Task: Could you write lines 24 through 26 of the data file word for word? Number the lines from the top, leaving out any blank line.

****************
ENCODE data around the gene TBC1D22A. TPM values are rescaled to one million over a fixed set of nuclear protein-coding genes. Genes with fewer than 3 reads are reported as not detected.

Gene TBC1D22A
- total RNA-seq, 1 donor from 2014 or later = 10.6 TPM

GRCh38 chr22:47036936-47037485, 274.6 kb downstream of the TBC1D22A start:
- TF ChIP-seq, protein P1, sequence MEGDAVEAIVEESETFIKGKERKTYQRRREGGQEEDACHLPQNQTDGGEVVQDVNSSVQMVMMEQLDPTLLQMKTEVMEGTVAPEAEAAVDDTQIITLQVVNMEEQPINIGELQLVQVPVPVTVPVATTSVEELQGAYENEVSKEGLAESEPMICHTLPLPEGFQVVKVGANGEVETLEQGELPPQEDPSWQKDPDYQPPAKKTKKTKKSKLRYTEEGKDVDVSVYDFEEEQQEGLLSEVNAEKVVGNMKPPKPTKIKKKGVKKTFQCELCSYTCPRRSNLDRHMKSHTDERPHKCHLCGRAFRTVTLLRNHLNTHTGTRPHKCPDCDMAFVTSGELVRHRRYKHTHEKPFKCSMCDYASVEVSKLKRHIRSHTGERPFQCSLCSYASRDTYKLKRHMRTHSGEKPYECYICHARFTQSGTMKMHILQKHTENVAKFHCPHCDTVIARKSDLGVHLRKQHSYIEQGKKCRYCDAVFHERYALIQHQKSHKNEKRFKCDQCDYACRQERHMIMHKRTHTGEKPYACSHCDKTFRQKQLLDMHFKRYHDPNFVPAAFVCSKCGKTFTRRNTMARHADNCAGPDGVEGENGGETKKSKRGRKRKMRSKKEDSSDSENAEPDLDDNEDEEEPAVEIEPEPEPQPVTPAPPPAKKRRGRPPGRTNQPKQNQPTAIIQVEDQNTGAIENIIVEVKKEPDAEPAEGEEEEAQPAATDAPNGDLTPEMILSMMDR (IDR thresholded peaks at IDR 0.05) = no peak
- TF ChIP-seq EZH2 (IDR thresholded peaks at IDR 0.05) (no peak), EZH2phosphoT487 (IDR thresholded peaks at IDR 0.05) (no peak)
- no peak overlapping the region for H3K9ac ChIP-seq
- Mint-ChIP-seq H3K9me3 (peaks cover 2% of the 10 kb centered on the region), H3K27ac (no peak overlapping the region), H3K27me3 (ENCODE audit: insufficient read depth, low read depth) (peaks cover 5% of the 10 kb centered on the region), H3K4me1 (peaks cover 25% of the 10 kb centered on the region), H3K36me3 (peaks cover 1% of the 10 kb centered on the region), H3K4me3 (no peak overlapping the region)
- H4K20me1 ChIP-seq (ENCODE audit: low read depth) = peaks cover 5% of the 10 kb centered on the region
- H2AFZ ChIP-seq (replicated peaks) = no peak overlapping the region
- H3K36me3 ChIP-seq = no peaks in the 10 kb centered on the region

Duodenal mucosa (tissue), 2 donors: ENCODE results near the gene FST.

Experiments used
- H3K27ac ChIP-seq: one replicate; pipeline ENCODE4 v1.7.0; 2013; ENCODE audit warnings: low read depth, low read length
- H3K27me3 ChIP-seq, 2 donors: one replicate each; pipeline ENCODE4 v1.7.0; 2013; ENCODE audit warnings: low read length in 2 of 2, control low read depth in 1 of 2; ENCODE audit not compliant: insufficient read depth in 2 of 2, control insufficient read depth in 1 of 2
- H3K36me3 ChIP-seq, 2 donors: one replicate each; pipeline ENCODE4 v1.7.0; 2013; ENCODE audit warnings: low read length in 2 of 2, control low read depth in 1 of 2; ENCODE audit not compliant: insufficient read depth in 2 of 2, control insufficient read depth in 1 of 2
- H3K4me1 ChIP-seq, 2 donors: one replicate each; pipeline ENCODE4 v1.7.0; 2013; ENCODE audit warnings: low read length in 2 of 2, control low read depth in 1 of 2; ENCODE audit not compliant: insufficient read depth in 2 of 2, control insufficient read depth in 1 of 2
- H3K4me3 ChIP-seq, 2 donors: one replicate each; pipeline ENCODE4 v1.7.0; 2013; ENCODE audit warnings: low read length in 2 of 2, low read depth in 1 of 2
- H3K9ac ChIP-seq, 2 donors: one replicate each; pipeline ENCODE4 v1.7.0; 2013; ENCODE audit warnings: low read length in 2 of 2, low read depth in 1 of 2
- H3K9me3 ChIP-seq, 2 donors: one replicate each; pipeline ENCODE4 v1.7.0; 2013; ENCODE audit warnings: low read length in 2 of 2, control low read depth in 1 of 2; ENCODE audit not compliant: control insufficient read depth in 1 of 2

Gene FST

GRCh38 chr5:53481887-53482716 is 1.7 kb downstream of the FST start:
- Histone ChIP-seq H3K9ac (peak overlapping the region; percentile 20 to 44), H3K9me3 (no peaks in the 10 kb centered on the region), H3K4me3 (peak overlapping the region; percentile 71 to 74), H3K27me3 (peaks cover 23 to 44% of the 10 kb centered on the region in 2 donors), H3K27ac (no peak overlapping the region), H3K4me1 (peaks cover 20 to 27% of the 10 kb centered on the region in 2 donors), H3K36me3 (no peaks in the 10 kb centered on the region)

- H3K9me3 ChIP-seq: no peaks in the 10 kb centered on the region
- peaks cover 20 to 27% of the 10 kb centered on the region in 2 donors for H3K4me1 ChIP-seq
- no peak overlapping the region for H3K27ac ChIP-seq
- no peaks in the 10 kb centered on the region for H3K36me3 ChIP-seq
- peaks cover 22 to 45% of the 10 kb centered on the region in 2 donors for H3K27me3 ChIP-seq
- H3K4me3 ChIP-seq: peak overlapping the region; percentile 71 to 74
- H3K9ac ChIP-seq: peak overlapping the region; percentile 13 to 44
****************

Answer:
- H3K9me3 ChIP-seq: no peaks in the 10 kb centered on the region
- peaks cover 20 to 27% of the 10 kb centered on the region in 2 donors for H3K4me1 ChIP-seq
- no peak overlapping the region for H3K27ac ChIP-seq